Tips for Transitioning from Conventional to Organic Farming Practices

  • Select fields that have had adequate fertility and proper pH levels before beginning production.
  • Select fields that have had a history of light weed pressure.
  • Select fields with well-drained soils, adequate water-holding capacity and that have been well rotated so that diseases and nematodes will not be a major concern.
  • Plant cover crops that will grow vigorously prior to the crop but can be killed by rolling with a roller or naturally by frost or maturity prior to planting the organically grown crop
  •  Soybeans or millet can be drilled late in the season and killed by frost, rolled, or killed with organic materials for a thick ground cover that may be planted into for fall crops.
  •  Rye or oats can be planted early in the fall and killed by rolling with a roller after heading in the spring (late March) for a thick ground cover, which will help control weeds and holds moisture for a spring crop.
  •   Choose crops carefully for planting during a season that is relatively free of pests may work well  for a first crop planted in late August or in early March).
  • Perform all operations in a timely manner.
  • If irrigation is not available, choose crops that grow in a seasonal period when rainfall is adequate (the most consistent period for rainfall and moderate climate with few pests usually occurs from January through April).
  • Apply composted chicken manure, mushroom compost, or other types of weed-free organic matter when available to keep soil fertile and increase organic matter.
  • Use as little tillage as possible, since tillage destroys soil structure, causes erosion, reduces soil organic matter, and may result in lower yields. Strip-till rigs that only open a slit for row crops may be used for vegetables as well as other crops while suppressing weeds and conserving moisture. Tillage may be necessary on some perennial grasses but may still have adequate soil cover to slow erosion and maintain 30% or more ground cover while the crop is growing.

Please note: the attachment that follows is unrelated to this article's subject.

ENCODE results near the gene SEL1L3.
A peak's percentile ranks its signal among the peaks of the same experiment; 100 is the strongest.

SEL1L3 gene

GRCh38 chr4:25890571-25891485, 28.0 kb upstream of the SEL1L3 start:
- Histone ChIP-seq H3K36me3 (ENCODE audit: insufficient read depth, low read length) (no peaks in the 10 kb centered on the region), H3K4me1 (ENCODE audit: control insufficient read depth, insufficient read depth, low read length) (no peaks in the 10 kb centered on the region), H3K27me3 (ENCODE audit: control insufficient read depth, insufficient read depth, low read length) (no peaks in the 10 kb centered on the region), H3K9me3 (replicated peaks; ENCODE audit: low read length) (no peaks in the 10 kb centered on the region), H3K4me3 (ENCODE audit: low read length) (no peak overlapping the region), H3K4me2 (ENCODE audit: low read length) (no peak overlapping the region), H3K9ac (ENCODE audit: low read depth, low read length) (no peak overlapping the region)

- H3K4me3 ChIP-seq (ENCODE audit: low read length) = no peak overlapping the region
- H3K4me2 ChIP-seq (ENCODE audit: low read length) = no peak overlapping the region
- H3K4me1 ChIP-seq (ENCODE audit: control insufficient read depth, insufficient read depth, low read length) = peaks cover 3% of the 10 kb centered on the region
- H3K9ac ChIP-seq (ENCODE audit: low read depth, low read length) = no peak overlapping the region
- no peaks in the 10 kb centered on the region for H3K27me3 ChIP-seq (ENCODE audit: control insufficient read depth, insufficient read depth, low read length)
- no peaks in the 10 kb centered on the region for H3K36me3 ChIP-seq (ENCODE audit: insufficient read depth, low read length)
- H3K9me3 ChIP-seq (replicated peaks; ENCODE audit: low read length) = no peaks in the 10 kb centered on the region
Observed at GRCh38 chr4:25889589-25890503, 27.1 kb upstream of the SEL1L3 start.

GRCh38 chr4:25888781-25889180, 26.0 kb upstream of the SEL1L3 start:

• Use perennial grasses (Kernza) in the rotation if possible, since weeds, disease, and nematodes are reduced and organic matter is increased to a greater extent with grasses rather than legumes. Yields of many crops have been shown to be higher after perennial grasses and are preferred by watermelon growers. Kernza may have to be chisel plowed prior to planting a cash crop to reduce competition.
  • If using legumes as cover crops, remember that they decompose quickly and may not protect the soil from erosion or prevent long-term weed competition.
  • Before planting the crop, find out about organic farming and markets for your products from those who have done it successfully.

Also mark you calendars for these three upcoming Organic Field Days and Events

Janie’s Farm Field Day, hosted by Harold Wilkins on June 26 in Danforth, IL

Northwest Illinois Organic Transition Workshop, hosted by Keith Landis at the Prime Steakhouse in Hillsdale, Illinois on July 14th from 10:00 to 2:30. It is free to the public but an RSVP to Keith Landis at 815-499-4118 would be nice. This workshop will have an Organic Certifier, a soils specialist, a Crop Insurance agent, and an Organic Farmer Round table.  This will go with the list of workshops at the bottom of the Transition beginnings to Organics article.

PrairiEarth Farm Field Day, hosted by Dave Bishop on September 8 in Atlanta, Illinois.


More info will be posted at https://www.ilstewards.org and www.illinoisorganicgrowers.org closer to the dates.